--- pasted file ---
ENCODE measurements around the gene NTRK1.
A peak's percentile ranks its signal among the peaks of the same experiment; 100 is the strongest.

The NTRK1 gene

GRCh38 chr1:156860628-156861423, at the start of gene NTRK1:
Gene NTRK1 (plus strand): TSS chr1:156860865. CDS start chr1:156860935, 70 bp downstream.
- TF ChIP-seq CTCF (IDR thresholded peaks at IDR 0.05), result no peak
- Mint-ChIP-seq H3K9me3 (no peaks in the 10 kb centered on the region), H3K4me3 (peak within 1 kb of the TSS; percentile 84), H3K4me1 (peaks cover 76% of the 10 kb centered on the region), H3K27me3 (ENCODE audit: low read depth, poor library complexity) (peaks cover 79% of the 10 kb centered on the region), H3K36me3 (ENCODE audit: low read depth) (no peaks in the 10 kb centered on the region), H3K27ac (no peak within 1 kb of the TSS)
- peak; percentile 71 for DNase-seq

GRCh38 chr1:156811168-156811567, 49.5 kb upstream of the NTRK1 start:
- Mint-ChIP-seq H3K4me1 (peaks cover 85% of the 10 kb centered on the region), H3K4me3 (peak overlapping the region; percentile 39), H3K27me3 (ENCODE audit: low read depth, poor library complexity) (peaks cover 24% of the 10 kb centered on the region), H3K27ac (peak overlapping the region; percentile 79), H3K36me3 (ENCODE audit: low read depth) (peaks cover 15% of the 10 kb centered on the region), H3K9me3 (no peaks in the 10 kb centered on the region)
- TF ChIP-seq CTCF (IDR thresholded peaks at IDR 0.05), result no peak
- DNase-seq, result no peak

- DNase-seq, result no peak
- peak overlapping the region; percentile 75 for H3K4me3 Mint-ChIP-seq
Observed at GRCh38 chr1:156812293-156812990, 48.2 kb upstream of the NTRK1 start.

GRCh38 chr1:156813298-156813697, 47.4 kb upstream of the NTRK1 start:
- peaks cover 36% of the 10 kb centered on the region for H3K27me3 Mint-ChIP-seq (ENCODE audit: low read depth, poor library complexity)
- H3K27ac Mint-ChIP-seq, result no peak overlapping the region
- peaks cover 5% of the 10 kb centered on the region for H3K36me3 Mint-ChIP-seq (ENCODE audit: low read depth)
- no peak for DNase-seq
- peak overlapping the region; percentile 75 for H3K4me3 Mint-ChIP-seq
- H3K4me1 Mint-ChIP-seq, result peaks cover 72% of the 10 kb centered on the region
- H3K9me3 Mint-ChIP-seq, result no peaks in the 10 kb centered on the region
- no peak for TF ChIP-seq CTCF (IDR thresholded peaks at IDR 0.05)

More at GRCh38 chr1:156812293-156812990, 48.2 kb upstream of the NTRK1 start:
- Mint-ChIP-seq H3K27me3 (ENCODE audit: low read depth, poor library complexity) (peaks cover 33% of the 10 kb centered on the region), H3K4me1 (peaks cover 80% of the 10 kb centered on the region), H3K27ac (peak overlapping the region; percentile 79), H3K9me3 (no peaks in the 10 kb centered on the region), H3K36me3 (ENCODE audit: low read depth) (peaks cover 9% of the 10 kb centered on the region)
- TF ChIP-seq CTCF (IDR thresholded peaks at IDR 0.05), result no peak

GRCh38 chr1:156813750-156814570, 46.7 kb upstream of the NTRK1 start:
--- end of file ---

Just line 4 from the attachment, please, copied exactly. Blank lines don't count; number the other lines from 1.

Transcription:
GRCh38 chr1:156860628-156861423, at the start of gene NTRK1: